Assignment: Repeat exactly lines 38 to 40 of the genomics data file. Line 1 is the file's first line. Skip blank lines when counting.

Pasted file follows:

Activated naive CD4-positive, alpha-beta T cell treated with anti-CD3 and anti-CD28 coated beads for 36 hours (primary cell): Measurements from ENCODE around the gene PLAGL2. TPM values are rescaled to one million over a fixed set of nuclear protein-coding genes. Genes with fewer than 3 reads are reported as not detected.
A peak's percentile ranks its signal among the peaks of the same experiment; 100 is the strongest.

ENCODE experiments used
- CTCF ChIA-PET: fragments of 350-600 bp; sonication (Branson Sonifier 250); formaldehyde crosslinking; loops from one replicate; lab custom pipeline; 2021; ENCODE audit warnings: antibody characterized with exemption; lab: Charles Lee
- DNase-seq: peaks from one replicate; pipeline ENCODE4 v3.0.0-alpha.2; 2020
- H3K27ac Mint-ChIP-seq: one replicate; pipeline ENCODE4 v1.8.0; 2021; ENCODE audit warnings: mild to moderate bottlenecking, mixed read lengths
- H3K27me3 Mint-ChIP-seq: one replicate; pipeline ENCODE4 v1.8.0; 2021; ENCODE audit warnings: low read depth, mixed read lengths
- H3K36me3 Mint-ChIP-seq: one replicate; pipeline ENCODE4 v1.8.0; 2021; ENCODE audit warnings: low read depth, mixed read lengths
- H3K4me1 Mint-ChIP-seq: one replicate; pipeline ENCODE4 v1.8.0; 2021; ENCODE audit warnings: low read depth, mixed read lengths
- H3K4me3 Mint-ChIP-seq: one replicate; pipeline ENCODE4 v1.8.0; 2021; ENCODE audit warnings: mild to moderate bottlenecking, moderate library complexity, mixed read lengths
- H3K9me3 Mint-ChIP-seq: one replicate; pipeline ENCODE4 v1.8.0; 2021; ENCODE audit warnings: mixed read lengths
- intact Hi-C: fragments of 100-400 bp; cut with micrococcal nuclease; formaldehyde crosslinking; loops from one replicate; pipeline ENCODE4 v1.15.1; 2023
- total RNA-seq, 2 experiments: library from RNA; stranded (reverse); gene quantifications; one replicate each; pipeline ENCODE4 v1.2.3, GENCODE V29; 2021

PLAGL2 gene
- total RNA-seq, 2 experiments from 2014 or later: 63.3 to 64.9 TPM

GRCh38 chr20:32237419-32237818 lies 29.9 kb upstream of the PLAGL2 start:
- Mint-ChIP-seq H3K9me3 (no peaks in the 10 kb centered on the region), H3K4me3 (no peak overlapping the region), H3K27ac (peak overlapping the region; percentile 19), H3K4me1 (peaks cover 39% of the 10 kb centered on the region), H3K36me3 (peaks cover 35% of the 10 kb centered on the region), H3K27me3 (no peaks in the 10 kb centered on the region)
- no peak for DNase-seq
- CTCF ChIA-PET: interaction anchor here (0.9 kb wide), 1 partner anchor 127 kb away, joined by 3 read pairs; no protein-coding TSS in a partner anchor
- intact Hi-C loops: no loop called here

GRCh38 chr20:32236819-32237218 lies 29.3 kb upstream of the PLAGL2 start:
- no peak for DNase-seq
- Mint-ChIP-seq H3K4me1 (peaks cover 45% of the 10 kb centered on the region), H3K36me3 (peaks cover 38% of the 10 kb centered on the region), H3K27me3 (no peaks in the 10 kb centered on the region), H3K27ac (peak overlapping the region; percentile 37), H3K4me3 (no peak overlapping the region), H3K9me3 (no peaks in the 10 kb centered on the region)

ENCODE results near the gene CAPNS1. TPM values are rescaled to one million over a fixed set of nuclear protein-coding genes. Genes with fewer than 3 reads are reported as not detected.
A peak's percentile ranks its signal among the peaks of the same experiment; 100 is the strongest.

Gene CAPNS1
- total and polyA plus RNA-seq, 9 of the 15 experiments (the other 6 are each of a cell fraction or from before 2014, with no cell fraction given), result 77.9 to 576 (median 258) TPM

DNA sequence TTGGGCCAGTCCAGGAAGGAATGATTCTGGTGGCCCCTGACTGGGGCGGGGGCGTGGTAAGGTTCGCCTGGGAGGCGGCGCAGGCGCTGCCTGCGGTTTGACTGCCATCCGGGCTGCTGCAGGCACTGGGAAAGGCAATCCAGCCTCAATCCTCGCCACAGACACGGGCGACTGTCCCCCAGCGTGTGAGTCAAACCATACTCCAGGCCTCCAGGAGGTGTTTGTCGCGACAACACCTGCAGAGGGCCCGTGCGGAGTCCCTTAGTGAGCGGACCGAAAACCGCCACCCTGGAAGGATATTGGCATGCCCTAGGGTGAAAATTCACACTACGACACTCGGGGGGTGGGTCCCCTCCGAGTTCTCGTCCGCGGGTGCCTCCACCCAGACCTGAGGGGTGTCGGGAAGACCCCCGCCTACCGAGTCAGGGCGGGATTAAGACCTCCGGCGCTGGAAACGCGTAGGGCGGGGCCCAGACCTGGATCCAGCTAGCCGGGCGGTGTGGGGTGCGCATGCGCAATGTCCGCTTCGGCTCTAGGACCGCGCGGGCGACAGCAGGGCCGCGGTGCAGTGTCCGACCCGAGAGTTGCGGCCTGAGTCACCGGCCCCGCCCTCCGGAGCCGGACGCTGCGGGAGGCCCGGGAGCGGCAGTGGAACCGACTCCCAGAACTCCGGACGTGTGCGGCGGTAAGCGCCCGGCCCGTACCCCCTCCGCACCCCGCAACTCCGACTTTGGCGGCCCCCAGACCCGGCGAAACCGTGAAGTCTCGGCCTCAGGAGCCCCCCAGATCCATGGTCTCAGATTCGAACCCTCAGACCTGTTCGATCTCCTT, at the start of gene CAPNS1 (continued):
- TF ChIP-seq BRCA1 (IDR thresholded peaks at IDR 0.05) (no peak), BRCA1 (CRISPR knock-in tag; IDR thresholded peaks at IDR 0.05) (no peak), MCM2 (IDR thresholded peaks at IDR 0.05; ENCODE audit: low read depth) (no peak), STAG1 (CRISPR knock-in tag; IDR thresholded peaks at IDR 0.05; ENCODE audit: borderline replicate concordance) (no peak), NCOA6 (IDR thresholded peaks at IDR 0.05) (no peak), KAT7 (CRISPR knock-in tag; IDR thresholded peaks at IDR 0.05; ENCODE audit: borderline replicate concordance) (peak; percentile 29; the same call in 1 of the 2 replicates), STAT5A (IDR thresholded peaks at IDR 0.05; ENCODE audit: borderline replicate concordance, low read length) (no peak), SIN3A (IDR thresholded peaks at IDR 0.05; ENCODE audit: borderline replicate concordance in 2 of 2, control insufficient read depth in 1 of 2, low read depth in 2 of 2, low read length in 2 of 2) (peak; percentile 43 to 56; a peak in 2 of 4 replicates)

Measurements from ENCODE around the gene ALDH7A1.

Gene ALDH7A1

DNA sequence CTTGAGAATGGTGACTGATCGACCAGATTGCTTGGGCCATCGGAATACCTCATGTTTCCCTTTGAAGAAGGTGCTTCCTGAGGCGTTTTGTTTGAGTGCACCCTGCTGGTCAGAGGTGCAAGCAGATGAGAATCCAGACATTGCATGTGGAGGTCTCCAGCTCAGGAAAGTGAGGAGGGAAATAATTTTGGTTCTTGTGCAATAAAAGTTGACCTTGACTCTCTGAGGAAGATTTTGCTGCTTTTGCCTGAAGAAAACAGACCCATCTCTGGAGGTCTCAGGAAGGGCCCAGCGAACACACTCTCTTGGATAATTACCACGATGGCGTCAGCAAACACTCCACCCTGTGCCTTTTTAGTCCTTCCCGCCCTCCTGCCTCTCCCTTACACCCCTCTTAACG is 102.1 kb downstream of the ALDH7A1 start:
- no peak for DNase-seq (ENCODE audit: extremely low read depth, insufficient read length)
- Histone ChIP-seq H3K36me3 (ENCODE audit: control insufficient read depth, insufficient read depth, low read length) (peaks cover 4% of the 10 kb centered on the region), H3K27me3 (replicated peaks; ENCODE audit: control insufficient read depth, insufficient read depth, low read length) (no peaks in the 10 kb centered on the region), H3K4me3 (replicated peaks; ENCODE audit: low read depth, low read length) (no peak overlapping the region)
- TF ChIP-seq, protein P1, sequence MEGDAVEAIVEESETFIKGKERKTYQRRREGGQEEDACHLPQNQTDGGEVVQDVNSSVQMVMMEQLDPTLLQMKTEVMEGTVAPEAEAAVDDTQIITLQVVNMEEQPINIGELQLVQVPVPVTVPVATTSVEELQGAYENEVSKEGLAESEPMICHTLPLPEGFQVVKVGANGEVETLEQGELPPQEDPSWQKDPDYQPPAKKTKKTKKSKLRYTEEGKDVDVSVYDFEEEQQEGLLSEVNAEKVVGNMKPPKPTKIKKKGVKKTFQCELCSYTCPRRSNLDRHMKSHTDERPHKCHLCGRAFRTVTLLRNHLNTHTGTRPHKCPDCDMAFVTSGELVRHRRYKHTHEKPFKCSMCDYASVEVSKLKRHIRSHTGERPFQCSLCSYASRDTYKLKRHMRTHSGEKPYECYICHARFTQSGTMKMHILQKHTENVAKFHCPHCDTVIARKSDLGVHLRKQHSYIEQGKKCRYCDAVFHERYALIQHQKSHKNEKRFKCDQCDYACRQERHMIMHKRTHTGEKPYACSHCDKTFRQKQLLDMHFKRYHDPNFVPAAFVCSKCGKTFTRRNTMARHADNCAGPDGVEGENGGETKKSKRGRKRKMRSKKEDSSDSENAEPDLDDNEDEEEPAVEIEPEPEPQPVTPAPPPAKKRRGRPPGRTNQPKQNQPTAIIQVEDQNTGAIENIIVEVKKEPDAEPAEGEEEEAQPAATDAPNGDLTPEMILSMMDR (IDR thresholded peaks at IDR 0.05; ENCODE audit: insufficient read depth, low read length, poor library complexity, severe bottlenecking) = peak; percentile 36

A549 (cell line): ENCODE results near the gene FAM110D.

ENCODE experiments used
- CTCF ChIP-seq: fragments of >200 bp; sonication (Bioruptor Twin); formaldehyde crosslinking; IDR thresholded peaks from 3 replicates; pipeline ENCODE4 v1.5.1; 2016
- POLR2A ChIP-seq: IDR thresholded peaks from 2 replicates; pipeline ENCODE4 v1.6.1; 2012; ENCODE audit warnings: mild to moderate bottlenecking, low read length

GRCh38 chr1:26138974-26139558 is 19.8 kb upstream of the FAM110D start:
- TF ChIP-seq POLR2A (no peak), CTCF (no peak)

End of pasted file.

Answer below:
- CTCF ChIP-seq: fragments of >200 bp; sonication (Bioruptor Twin); formaldehyde crosslinking; IDR thresholded peaks from 3 replicates; pipeline ENCODE4 v1.5.1; 2016
- POLR2A ChIP-seq: IDR thresholded peaks from 2 replicates; pipeline ENCODE4 v1.6.1; 2012; ENCODE audit warnings: mild to moderate bottlenecking, low read length

GRCh38 chr1:26138974-26139558 is 19.8 kb upstream of the FAM110D start: